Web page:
In this article, we take a closer look at competency 5: Maintains Presence. ICF defines this competency as “Is fully conscious and present with the client, employing a style that is open, flexible, grounded and confident.” The last two markers that show the coach is competent in maintaining coaching presence are:
- Is comfortable working in the space of not knowing
- Creates or allows space for silence, pause, or reflection.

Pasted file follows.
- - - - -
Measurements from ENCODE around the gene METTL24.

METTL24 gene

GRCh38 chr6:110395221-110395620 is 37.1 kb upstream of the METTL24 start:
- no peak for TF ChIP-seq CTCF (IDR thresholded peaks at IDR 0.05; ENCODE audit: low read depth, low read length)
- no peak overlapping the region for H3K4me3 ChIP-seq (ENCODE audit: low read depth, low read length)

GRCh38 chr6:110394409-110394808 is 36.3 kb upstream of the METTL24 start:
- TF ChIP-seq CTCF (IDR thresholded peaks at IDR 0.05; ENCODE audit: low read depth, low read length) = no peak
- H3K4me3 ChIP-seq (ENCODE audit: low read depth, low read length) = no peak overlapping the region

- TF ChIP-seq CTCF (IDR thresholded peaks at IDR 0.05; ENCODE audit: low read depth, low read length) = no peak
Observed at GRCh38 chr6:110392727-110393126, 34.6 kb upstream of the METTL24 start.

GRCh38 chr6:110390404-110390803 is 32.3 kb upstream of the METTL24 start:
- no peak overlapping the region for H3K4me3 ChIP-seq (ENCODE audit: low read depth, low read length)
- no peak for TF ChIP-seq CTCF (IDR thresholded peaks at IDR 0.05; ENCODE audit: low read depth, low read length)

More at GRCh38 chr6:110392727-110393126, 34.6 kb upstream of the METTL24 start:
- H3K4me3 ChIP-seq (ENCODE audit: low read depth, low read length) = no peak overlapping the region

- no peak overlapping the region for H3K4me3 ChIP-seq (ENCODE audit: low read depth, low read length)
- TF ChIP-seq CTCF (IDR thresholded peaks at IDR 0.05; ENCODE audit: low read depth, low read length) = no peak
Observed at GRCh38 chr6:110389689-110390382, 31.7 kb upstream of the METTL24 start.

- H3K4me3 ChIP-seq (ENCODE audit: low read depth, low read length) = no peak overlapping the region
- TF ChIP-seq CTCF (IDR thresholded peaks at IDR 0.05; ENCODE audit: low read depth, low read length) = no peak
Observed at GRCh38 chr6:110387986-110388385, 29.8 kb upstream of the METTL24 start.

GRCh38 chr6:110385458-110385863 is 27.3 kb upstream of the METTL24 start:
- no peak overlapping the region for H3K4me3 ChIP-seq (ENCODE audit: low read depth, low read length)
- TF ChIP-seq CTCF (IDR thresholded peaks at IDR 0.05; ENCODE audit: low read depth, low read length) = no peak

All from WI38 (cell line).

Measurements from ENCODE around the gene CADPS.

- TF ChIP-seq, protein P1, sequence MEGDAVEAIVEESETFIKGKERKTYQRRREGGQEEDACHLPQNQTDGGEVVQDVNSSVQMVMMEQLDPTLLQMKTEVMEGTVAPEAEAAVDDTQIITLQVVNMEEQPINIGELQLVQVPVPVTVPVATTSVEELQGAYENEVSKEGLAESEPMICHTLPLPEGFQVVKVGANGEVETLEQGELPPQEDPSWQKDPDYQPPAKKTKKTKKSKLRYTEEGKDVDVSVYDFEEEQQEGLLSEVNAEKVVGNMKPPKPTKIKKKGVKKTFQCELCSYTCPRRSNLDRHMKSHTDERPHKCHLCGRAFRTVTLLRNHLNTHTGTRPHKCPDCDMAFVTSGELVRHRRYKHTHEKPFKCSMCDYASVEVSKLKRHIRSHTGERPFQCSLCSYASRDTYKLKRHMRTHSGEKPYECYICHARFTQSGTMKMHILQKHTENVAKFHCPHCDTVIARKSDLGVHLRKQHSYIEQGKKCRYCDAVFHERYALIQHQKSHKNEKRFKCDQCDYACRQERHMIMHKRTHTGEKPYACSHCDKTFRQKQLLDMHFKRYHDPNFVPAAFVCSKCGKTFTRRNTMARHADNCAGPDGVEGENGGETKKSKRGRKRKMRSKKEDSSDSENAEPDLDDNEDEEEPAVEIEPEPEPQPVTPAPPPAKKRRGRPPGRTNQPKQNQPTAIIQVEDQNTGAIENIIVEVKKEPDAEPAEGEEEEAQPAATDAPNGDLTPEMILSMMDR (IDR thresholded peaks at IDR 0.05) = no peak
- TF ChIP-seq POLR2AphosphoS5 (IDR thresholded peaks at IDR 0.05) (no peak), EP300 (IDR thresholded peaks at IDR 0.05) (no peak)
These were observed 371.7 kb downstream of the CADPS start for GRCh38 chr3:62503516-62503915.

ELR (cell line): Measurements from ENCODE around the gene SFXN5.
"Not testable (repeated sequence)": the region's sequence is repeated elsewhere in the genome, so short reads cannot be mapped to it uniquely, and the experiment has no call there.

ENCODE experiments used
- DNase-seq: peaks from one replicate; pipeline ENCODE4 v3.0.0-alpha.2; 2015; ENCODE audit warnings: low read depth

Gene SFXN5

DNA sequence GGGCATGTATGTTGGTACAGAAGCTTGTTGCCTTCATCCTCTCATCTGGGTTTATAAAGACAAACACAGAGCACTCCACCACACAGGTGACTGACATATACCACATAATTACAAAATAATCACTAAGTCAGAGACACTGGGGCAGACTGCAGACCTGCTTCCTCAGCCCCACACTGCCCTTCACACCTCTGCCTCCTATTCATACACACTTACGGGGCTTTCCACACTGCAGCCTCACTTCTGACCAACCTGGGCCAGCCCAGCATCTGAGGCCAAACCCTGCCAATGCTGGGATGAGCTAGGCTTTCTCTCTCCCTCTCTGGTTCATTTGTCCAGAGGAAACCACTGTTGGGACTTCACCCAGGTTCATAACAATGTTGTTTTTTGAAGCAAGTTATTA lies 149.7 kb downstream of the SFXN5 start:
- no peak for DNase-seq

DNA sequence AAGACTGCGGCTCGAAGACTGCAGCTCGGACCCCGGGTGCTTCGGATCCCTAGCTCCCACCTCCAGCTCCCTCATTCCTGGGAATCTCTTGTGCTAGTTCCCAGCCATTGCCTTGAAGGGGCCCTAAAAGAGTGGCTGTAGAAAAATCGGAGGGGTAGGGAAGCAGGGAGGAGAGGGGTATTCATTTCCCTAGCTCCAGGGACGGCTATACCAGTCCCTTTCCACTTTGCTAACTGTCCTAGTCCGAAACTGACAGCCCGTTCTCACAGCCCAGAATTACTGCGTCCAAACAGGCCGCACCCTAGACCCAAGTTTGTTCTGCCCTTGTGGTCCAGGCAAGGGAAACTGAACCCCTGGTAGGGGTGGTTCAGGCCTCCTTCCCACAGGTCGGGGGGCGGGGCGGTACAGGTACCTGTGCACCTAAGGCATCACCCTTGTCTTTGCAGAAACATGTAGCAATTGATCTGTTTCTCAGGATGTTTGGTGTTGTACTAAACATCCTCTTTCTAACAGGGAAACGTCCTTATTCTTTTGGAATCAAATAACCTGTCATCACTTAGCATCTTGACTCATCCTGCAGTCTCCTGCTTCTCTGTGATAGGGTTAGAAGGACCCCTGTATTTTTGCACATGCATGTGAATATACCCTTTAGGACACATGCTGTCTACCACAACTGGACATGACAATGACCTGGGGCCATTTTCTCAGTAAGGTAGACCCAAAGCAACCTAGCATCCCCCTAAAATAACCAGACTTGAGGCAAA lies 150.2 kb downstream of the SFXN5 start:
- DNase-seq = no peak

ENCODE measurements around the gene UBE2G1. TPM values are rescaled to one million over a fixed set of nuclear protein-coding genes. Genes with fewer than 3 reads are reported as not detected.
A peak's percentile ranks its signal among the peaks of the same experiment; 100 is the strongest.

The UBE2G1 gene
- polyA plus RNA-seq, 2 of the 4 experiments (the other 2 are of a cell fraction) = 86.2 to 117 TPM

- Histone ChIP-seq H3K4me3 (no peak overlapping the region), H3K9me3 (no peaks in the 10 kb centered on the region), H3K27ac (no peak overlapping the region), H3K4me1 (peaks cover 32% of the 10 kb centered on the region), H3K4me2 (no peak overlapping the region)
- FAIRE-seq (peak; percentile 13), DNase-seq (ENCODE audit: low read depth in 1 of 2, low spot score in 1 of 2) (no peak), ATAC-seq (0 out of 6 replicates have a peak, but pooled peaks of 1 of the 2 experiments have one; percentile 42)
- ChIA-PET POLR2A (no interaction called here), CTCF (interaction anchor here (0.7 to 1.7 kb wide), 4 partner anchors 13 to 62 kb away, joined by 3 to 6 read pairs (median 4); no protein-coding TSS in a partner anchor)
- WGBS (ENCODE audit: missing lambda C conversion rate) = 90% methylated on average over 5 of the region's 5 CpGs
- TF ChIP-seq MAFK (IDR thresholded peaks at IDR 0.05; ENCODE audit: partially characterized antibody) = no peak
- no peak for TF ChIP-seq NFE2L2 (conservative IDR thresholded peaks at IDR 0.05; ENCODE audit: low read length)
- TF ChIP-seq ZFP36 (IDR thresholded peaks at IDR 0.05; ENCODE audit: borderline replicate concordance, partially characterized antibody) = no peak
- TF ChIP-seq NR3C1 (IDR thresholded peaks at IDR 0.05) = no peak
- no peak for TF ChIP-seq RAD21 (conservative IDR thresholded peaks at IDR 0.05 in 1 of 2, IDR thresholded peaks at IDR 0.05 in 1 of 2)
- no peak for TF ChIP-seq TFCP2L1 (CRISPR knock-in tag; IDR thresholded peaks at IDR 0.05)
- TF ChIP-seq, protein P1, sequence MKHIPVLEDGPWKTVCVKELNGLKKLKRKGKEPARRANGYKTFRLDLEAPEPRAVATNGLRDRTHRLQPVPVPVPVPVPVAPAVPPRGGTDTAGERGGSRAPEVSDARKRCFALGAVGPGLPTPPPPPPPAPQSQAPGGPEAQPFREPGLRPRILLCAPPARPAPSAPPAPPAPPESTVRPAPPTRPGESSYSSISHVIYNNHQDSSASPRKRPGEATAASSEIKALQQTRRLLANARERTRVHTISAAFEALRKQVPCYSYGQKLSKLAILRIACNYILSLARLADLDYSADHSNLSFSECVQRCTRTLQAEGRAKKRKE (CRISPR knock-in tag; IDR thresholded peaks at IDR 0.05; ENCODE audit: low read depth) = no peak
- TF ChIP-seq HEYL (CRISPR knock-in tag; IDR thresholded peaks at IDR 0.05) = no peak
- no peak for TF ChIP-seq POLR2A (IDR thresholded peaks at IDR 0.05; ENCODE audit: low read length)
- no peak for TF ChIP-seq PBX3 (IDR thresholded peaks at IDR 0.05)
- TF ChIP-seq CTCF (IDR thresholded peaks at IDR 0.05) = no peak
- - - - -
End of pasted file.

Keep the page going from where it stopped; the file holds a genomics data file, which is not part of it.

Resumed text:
The interesting thing about coaching is that as a coach, you don’t need to know everything the client knows. We don’t need all the details, we don’t need all of our curiosities answered, we don’t need to fully understand the client’s domain and context, and we don’t need to know every aspect of the client’s challenge in order to help them move forward. If we are holding the client as creative, resourceful, and whole then we can trust that the client understands the details, so we don’t have to. We bring the framework and process that assists the client in doing the work of resolving their own challenges, questions, concerns, desires, and actions. Since we are not doing the work, we don’t need full context. We do, however, need to listen deeply to what the client is saying and work with what they present to help them become more aware. Part of the ability to help the client build awareness is giving them the space to do so. Silence in coaching is one of the three critical skills: listening, silence, questioning. Silence isn’t about just not talking. It’s about knowhen when to talk and when to remain silent for the client’s benefit. One way to tell that it is time to remain silent and create a moment for the time to process and learn is when the client’s eyes are looking upward, sideways, or downward. This means that they are thinking, remembering, or processing and need the space to do so. When they are ready, they will look back at you. Another way to tell your client needs silence is when you ask a question and they don’t answer. This is not the time to re-ask the question, give an explanation, or ask a different question. When the client doesn’t answer, we have to trust that they are creative, resourceful, and whole and are capable of telling us what they need. If they don’t understand the question or it doesn’t resonate, they will tell you. Otherwise, wait in silence for what happens next. When the client is talking, then they stop and look away, they are not finished. Don’t speak. Let them process. When they are ready they will either start talking again or they will look at you. Don’t be in a hurry. It is more powerful to the client that you don’t ask questions. A last place where the coach needs to leave space for the client is in between their responses and your questions. Don’t jump right on top of the client’s answer to ask the next question. This usually indicates that the coach was not listening. If you have a question to pile right on top of the clients last word, you were thinking and not listening. Instead, listen fully to what the client says. When they are finished, take a moment and perhaps a breath, think about the right question to ask, and then ask it. Don’t be afraid to allow space and silence. You and the client both need processing time to be most effective.